Sometimes bankruptcy litigation is won by simple persistence. As Woody Allen says “80% of success is showing up”. Two instances this week where being ready and willing to have a hearing on a disputed issue resulted in victory before the hearing.
In my case, I had a marginal set of facts in a non dischargeability action against my client. The law on the subject was ugly but I cooked up the best argument I could for the discharge of the debt. I had earlier suggested to opposing counsel that my client was unlikely to be able to pay the claim if it survived but she slogged on. On the afternoon our cross motions for summary judgment were due and mine was just ready to file when my opponent called and proposed to dismiss the case rather than prepare a motion! Yahoooooo!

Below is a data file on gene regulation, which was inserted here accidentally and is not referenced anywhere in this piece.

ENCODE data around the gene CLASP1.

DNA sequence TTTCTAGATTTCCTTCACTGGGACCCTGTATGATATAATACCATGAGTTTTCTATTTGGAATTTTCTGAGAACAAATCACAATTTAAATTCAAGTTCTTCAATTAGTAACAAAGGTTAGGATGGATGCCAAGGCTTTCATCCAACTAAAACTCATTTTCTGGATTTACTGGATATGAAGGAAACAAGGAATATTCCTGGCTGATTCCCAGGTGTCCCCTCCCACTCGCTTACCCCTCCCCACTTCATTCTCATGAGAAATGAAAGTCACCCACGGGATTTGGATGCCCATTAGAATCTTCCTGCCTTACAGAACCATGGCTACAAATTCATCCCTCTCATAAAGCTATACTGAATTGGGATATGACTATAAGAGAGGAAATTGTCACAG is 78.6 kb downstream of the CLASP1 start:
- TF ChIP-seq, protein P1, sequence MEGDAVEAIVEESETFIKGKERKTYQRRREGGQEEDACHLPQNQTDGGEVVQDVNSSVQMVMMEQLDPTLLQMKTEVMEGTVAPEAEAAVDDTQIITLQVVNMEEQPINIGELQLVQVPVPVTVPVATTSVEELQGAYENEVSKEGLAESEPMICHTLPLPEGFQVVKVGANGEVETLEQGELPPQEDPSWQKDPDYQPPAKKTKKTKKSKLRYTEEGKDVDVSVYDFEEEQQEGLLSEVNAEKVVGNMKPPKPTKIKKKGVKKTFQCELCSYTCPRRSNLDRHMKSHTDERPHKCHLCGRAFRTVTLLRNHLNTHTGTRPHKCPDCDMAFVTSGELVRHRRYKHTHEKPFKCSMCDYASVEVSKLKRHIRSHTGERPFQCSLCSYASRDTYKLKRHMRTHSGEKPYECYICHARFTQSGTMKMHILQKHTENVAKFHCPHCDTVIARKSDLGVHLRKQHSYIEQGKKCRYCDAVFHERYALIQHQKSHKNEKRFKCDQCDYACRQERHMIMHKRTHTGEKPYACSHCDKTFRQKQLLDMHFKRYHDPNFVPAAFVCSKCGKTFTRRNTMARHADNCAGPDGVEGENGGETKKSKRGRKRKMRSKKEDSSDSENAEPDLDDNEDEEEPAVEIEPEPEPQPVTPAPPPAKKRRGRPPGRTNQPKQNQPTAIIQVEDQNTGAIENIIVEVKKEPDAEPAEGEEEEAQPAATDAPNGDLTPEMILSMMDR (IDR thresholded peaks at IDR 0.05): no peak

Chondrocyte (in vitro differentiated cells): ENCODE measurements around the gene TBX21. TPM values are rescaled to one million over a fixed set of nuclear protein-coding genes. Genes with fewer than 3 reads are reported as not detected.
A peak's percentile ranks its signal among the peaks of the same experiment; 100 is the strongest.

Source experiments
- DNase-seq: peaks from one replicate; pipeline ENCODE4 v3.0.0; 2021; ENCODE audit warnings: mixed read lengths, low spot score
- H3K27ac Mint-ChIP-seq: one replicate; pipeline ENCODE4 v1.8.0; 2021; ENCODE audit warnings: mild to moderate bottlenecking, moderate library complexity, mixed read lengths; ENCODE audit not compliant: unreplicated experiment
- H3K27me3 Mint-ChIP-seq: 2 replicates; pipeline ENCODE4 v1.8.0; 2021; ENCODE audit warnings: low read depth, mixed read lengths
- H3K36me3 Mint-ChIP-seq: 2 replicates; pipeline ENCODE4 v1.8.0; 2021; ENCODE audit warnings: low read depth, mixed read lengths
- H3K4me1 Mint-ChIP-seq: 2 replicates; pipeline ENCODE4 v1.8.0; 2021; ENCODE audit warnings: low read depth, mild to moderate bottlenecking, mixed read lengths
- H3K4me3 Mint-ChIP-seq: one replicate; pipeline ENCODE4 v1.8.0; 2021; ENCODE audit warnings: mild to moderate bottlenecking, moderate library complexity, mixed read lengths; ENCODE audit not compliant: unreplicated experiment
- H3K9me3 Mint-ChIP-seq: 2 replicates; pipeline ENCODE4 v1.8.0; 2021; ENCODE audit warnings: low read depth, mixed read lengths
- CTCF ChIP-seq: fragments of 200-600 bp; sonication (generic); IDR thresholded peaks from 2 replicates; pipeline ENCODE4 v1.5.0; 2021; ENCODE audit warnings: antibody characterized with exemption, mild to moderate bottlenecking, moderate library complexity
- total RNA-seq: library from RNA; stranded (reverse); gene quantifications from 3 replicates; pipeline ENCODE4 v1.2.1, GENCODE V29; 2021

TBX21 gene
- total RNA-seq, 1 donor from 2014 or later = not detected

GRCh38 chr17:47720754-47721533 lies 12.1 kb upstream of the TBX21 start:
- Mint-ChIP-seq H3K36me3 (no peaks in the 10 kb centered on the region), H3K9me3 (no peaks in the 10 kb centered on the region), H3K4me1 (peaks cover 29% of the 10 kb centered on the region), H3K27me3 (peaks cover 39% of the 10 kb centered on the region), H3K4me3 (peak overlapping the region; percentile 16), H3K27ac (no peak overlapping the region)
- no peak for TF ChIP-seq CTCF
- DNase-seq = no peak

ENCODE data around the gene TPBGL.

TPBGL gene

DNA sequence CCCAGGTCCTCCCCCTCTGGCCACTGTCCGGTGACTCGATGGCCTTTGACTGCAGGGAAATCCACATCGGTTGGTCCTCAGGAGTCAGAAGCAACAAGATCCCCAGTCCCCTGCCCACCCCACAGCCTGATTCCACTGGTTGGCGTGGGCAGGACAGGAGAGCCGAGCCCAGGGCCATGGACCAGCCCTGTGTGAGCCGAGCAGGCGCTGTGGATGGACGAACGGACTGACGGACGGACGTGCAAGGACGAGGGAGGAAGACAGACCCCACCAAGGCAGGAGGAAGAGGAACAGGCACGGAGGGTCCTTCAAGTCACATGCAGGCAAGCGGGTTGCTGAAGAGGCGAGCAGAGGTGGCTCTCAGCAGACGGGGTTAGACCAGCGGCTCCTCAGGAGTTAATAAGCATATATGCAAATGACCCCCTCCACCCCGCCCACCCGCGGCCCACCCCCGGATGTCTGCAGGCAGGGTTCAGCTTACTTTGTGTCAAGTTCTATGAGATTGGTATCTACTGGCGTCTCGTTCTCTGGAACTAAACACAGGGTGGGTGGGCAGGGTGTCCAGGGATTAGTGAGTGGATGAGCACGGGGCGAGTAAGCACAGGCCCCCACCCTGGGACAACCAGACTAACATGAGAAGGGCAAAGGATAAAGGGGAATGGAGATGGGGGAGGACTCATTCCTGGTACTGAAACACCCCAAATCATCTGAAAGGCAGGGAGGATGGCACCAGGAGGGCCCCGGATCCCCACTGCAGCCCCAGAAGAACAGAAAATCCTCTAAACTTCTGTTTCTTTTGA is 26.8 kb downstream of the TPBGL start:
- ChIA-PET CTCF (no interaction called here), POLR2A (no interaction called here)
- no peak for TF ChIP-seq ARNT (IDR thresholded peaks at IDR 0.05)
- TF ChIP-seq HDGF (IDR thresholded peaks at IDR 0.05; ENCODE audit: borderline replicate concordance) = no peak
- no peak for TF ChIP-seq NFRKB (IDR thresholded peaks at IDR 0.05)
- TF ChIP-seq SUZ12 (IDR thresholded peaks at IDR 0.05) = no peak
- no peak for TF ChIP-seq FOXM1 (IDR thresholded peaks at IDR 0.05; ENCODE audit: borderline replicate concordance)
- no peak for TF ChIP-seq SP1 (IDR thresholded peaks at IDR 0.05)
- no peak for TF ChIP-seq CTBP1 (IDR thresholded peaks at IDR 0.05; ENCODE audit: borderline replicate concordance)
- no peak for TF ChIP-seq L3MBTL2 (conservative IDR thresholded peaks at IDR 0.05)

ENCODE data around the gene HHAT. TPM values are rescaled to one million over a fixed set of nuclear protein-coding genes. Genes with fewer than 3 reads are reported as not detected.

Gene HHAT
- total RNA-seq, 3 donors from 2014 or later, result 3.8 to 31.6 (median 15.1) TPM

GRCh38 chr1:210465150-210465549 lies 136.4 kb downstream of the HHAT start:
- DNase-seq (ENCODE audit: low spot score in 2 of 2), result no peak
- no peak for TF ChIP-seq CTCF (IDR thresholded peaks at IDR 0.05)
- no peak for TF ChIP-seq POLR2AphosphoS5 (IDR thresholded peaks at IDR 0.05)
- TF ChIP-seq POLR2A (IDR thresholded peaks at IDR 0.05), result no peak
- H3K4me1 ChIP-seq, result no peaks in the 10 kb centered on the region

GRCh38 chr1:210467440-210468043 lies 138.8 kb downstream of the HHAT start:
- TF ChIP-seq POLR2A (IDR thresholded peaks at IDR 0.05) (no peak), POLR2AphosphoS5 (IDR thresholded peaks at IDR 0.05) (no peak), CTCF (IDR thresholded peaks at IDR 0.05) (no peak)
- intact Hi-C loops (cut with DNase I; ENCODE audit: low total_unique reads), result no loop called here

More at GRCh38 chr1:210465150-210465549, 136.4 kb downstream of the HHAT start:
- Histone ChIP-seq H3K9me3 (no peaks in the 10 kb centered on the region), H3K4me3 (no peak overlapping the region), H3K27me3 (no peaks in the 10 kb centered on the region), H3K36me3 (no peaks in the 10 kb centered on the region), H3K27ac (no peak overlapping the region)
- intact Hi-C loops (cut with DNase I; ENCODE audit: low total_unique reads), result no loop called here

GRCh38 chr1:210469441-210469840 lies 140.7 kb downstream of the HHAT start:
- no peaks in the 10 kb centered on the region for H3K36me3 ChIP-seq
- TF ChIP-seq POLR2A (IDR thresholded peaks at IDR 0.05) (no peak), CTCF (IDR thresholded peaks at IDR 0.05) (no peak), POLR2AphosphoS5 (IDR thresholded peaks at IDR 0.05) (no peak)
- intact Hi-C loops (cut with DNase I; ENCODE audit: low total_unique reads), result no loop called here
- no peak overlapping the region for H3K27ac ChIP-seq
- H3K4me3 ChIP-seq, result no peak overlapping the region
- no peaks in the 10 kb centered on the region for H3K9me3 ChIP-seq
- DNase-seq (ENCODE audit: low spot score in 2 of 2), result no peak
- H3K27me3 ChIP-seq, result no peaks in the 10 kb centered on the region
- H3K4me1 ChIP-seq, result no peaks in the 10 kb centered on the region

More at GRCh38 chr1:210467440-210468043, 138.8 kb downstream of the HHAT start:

The other instance was a young lawyer I know, facing a trustee’s objection to confirmation of a plan. Convinced her client was getting a raw deal, she set it for a hearing and served discovery on the trustee. Lo and behold, a settlement offer came back several hundred dollars a month better than the prior offer.
Goodness knows I am not advocating mindless litigation. Bankruptcy is all about limited resources and making deals that serve the parties better than a fight over crumbs. In general, our clients can’t afford to pay us even to win most disputes in bankruptcy.
But willingness to go the distance on well chosen issues and to prepare to argue the matter to a judge often gets you a better settlement than otherwise available. And if it doesn’t settle out, it gets you a little trial experience.